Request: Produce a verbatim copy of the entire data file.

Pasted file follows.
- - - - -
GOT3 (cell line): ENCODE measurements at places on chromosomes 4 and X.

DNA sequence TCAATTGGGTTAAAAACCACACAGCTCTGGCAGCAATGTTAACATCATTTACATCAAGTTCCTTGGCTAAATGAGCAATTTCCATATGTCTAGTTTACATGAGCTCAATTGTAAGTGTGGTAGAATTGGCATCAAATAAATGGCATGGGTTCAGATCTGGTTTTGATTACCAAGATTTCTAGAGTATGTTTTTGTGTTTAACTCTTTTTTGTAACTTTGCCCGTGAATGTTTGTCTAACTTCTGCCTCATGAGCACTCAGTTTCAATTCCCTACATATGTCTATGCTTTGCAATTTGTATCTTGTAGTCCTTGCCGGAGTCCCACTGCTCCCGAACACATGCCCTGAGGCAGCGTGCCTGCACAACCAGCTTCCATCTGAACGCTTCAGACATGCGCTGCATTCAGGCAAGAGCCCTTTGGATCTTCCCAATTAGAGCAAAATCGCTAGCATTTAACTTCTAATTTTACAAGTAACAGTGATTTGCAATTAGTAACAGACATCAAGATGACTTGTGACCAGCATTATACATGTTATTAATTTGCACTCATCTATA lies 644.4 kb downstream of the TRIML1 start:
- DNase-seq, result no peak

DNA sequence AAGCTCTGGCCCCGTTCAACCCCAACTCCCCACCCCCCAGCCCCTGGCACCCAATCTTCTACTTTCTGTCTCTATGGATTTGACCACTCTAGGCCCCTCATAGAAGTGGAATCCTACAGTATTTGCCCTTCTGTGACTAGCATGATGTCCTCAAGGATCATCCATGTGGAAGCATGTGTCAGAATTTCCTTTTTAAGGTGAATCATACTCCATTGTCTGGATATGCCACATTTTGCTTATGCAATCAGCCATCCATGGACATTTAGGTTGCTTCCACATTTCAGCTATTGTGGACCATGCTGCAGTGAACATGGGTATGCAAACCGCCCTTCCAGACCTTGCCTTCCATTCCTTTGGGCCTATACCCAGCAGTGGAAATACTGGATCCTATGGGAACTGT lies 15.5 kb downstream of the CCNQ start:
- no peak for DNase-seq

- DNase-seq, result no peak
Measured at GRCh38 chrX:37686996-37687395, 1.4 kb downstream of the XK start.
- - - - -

GOT3 (cell line): ENCODE measurements at places on chromosomes 4 and X.

DNA sequence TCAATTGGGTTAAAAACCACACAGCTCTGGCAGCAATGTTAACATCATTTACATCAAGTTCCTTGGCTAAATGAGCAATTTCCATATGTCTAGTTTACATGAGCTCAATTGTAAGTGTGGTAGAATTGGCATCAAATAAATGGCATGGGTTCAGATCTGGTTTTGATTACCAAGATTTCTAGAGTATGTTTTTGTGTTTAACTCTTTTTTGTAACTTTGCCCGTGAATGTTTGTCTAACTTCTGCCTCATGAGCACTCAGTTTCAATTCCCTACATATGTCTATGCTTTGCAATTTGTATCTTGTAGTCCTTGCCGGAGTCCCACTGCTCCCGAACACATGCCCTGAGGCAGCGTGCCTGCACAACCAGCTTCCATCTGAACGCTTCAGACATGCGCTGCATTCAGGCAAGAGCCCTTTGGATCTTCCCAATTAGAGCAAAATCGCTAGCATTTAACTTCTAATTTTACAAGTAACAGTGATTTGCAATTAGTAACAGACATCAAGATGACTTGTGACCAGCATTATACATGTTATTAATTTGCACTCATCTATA lies 644.4 kb downstream of the TRIML1 start:
- DNase-seq, result no peak

DNA sequence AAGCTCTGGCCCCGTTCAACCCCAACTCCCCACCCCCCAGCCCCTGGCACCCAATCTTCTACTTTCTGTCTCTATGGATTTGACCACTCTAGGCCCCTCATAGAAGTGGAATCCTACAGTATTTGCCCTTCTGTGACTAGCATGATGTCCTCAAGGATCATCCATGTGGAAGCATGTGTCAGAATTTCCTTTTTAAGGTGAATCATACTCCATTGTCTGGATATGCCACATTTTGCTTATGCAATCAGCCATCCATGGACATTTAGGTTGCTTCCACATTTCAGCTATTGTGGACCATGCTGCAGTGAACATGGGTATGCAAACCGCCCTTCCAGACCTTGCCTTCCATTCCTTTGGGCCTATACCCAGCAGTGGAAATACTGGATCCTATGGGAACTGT lies 15.5 kb downstream of the CCNQ start:
- no peak for DNase-seq

- DNase-seq, result no peak
Measured at GRCh38 chrX:37686996-37687395, 1.4 kb downstream of the XK start.